About one-fifth of participants in an Italian study did not report worsening of symptoms after a challenge with either gluten-rich or gluten-free flour [11]. As there was no placebo arm in this trial, the authors speculated that in real-life situations, patients might be experiencing their symptoms due to psychological anticipation of intolerance when exposed to gluten and thereby suggesting a nocebo effect. Although it has been shown that NCGS patients did not show an increased tendency for general somatization, emotional factors may still play a role [18]. Only 8% of participants specifically showed true sensitivity to gluten in trial conditions, much lower than real-life conditions, possibly attributable to the nocebo effect [13].

The strong nocebo effect raises the concern of feasibility or even the usefulness of a DBPCC in clinical practice for the diagnosis of NCGS.

3.5. Biomarkers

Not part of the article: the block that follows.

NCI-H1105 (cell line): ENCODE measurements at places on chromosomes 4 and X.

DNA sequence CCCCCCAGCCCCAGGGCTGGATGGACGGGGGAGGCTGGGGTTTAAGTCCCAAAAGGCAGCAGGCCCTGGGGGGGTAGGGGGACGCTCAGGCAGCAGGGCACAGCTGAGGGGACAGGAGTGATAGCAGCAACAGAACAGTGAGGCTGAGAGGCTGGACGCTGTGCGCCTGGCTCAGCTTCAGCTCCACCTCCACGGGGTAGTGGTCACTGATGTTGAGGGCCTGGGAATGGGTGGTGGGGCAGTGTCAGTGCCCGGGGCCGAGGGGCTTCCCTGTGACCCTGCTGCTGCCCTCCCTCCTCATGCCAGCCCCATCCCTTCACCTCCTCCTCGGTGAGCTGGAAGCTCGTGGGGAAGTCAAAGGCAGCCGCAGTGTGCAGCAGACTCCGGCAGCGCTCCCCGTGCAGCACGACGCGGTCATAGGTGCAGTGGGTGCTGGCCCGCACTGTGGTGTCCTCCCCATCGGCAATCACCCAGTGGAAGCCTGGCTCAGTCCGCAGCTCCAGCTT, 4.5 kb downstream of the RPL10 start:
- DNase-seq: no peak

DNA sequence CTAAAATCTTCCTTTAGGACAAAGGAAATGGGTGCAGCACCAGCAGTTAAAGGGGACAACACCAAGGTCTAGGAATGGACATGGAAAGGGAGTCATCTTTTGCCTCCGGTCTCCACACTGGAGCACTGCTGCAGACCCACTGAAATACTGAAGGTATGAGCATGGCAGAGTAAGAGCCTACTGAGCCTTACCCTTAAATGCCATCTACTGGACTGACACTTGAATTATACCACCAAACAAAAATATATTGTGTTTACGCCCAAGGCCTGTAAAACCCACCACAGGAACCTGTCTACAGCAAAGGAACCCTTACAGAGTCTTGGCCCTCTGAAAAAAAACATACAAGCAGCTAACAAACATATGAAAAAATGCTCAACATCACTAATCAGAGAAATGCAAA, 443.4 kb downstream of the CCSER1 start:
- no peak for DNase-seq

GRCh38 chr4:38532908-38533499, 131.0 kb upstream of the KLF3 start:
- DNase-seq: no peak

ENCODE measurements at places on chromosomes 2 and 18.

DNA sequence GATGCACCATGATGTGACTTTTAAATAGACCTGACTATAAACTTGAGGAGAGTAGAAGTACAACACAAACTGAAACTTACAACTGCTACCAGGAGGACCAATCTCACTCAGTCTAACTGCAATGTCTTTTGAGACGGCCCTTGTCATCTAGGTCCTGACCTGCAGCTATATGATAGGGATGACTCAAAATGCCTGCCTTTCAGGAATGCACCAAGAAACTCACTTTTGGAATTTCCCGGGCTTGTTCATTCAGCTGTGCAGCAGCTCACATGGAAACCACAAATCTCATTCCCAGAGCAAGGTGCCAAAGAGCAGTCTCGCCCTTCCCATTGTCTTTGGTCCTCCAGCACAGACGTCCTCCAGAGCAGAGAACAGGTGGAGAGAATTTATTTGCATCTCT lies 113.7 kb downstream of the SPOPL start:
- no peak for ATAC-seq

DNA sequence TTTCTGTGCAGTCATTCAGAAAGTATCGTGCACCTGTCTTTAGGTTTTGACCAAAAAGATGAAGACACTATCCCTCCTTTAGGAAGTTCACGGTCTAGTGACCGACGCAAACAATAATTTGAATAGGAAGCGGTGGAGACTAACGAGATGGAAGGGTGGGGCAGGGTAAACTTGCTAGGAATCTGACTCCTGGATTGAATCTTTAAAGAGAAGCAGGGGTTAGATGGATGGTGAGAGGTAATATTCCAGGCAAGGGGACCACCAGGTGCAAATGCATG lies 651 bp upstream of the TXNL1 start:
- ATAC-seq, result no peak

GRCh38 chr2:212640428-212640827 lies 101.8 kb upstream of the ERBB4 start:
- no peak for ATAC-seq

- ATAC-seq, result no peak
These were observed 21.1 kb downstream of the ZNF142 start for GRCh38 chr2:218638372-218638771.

In an emerging area of study, the use of biomarkers in monitoring response in NCGS is uncommon [13, 14]. In one study, only one participant was found to have a positive T-cell response after a high-gluten challenge. No significant difference across the treatment groups for other biomarkers including eosinophil cationic protein, radio allegro-sorbent test, fecal pH and fecal concentrations of human β-defensin-2, calprotectin, and ammonia levels was noted [13]. In another study, intraepithelial lymphocytes (IELs) were moderately increased in roughly 42% patients with NCGS, but the extent was lower than typically seen in CD [14]. IELs and goblet cells reduced significantly on GFD as compared to baseline, thereby suggesting the added benefit of GFD.

3.6. Intestinal Microbiota